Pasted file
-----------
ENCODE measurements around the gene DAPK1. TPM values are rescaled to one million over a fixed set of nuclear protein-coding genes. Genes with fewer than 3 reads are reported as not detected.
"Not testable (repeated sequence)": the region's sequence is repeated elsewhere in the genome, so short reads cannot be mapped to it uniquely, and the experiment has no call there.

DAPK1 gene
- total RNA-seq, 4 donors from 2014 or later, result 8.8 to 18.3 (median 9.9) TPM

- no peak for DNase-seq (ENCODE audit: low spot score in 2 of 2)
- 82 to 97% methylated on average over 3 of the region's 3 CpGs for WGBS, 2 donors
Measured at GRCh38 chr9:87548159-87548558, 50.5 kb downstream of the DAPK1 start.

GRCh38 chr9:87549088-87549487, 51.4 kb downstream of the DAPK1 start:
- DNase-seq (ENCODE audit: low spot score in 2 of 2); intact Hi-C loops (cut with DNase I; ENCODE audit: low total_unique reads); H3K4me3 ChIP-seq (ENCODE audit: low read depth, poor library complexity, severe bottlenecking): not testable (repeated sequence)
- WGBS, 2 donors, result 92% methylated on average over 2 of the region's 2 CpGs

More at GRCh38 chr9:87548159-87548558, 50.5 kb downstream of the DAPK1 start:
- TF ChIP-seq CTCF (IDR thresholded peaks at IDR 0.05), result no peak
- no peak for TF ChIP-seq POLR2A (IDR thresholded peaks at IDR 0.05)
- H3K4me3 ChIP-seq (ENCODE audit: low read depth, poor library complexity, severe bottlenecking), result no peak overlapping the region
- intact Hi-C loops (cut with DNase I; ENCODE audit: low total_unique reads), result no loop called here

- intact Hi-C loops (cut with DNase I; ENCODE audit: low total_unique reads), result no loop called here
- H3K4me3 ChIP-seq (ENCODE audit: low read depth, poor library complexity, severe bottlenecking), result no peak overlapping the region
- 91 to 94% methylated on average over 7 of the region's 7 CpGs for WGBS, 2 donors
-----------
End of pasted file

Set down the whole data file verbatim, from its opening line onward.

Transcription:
ENCODE measurements around the gene DAPK1. TPM values are rescaled to one million over a fixed set of nuclear protein-coding genes. Genes with fewer than 3 reads are reported as not detected.
"Not testable (repeated sequence)": the region's sequence is repeated elsewhere in the genome, so short reads cannot be mapped to it uniquely, and the experiment has no call there.

DAPK1 gene
- total RNA-seq, 4 donors from 2014 or later, result 8.8 to 18.3 (median 9.9) TPM

- no peak for DNase-seq (ENCODE audit: low spot score in 2 of 2)
- 82 to 97% methylated on average over 3 of the region's 3 CpGs for WGBS, 2 donors
Measured at GRCh38 chr9:87548159-87548558, 50.5 kb downstream of the DAPK1 start.

GRCh38 chr9:87549088-87549487, 51.4 kb downstream of the DAPK1 start:
- DNase-seq (ENCODE audit: low spot score in 2 of 2); intact Hi-C loops (cut with DNase I; ENCODE audit: low total_unique reads); H3K4me3 ChIP-seq (ENCODE audit: low read depth, poor library complexity, severe bottlenecking): not testable (repeated sequence)
- WGBS, 2 donors, result 92% methylated on average over 2 of the region's 2 CpGs

More at GRCh38 chr9:87548159-87548558, 50.5 kb downstream of the DAPK1 start:
- TF ChIP-seq CTCF (IDR thresholded peaks at IDR 0.05), result no peak
- no peak for TF ChIP-seq POLR2A (IDR thresholded peaks at IDR 0.05)
- H3K4me3 ChIP-seq (ENCODE audit: low read depth, poor library complexity, severe bottlenecking), result no peak overlapping the region
- intact Hi-C loops (cut with DNase I; ENCODE audit: low total_unique reads), result no loop called here

- intact Hi-C loops (cut with DNase I; ENCODE audit: low total_unique reads), result no loop called here
- H3K4me3 ChIP-seq (ENCODE audit: low read depth, poor library complexity, severe bottlenecking), result no peak overlapping the region
- 91 to 94% methylated on average over 7 of the region's 7 CpGs for WGBS, 2 donors